The world of connected devices has certainly been the media darling of late– and rightly so. Nest was just acquired for a whopping $3.2B by Google. Snupi just raised over $7.4M in Series A funding. And 2013 was a banner year for venture capital investing, with big data, mobile, digital health and the internet of things topping the charts. Hot off the press!
Dick Tracy’s super-cool video watch dates back to 1931.
Still more (digital) ink has been devoted to this increasingly popular trend; just today, a Forbes’ headline touted a “new perspective on the Internet of Things. ” Thinfilm’s Davor Sutija describes that “about a trillion sensors are required to power [a] billion connected devices.” Sutija defies industry giants Cisco and IBM with an alternative definition of the “internet of things,” espousing a peer-to-peer device-centric definition of this term of art (vs. the “traditional” definition, centered on the network).
But if you’ve been on the sidelines or in the trenches with IT developments of the last 30+ years, none of this is new, or even news.
The debate between centralization and decentralization is as old as the information technology industry itself. Much (actual) ink was spilled as the pendulum swung between peer-to-peer and client-server architecture. But at the end of the day, from where we’re sitting, there is no “pure” peer-to-peer, nor “pure” client-server universe. The heart doesn’t think and the brain doesn’t pump blood, so the body needs both.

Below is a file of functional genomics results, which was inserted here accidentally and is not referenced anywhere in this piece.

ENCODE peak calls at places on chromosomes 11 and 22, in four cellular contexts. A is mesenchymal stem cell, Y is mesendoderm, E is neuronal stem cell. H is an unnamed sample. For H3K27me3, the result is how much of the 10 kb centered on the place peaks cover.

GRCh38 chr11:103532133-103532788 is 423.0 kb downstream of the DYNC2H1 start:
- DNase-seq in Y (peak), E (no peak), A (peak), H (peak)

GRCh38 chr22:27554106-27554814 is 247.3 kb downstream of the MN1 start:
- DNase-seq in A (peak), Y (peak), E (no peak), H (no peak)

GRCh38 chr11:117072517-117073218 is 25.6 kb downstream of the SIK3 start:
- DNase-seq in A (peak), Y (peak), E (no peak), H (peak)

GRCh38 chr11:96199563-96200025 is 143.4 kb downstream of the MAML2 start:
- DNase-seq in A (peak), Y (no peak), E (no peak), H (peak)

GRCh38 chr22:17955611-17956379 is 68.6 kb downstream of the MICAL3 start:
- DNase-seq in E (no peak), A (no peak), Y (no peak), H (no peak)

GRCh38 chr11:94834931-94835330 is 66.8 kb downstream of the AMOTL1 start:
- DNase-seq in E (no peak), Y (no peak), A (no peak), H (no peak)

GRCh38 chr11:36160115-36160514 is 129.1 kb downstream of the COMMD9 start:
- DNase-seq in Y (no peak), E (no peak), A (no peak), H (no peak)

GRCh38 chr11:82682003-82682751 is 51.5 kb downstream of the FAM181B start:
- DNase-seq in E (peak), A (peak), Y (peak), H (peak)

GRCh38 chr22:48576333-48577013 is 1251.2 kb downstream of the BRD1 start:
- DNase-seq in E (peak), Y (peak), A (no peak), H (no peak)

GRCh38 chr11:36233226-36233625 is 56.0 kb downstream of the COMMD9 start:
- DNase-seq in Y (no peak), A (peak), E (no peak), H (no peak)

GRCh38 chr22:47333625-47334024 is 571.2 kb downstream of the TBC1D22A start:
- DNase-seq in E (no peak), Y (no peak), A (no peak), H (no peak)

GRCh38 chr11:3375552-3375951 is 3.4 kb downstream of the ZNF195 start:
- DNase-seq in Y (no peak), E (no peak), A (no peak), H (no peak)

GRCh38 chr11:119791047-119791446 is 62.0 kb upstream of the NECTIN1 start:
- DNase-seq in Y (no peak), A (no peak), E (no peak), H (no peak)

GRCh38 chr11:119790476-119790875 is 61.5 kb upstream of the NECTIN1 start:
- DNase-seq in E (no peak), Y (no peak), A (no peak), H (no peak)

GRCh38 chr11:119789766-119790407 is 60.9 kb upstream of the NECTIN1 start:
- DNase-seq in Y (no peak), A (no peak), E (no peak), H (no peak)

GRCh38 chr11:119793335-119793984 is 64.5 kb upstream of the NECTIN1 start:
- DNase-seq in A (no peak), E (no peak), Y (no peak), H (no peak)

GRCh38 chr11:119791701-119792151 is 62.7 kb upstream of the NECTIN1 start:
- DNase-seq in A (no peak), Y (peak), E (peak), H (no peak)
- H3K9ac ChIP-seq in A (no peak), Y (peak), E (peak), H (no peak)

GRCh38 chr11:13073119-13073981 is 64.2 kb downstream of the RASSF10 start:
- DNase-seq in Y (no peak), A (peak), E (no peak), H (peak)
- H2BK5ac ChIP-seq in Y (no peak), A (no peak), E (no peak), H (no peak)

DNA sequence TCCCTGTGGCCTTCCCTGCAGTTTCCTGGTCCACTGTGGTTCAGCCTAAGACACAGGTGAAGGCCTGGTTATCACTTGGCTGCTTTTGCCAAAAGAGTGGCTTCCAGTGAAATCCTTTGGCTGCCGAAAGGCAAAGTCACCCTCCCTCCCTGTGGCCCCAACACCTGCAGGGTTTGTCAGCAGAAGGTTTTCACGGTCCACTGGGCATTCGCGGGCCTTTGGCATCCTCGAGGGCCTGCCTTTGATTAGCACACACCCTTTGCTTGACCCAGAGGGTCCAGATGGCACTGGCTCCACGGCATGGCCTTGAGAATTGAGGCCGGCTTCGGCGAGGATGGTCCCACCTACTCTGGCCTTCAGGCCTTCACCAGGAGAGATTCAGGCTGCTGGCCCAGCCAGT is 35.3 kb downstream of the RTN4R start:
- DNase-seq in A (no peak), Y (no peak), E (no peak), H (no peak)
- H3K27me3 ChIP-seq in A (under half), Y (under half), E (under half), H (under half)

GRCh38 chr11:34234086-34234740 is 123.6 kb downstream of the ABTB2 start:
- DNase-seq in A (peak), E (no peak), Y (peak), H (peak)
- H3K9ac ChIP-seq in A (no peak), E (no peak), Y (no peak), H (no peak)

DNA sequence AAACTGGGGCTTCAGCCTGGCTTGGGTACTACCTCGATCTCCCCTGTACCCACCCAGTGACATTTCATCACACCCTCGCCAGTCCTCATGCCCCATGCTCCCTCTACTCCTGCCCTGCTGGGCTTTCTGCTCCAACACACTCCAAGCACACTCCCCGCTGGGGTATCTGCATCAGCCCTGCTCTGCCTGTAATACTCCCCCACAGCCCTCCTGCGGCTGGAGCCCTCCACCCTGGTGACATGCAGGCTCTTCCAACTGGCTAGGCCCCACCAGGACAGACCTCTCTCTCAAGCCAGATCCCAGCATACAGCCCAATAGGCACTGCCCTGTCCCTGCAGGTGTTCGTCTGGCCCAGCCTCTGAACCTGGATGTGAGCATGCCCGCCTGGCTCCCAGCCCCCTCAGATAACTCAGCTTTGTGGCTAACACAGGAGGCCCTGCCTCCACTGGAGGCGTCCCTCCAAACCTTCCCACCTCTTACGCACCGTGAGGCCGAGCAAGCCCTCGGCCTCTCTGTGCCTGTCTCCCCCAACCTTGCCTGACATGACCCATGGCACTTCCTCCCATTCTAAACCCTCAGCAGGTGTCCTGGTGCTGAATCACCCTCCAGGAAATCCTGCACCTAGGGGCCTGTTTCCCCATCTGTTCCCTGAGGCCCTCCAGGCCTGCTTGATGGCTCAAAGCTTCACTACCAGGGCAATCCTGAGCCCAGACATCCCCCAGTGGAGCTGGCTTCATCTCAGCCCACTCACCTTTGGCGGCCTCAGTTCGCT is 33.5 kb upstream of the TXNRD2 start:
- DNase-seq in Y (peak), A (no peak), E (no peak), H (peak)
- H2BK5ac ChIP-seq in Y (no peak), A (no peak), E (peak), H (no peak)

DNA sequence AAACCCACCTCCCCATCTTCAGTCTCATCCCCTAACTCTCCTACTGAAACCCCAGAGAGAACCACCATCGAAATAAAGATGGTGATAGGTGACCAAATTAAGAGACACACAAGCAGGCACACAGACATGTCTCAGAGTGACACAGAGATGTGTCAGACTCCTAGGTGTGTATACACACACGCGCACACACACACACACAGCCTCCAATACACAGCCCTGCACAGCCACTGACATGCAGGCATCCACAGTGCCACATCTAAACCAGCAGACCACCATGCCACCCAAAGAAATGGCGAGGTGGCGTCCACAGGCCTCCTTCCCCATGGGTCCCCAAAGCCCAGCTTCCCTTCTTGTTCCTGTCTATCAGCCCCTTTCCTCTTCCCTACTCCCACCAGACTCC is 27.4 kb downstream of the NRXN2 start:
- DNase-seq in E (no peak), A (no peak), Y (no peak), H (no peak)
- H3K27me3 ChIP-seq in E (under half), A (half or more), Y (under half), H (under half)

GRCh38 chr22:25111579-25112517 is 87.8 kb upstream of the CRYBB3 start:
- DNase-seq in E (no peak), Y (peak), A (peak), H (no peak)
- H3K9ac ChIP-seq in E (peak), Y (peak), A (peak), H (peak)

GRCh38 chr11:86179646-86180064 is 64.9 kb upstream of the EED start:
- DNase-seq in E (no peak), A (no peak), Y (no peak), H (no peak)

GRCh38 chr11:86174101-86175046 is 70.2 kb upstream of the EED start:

With the “internet of things,” or in the case of Think Automatic, in the “smart home,” or back in the 90′s when I was in Microsoft Research, for what we called “ubiquitous computing,” the heart is the user experience. The brain is the learning algorithm software. And the nervous system is made up of the network of “things” that benefit from and respond to the intelligence of the brain.
Whatever you want to call it, the “Internet of Things” isn’t new. With the benefit of Moore’s law (such that every 18 months technology is twice as powerful at half the cost), micro-controllers are now as powerful as the supercomputers of 30 years ago, and the notion of a trillion sensors can become an affordable reality. Eighty years ago, Dick Tracy’s creators had the imagination. Fifty years ago the Jetsons and Star Trek had the vision. Today, enabling technology, the investment community and the consumer are finally catching up.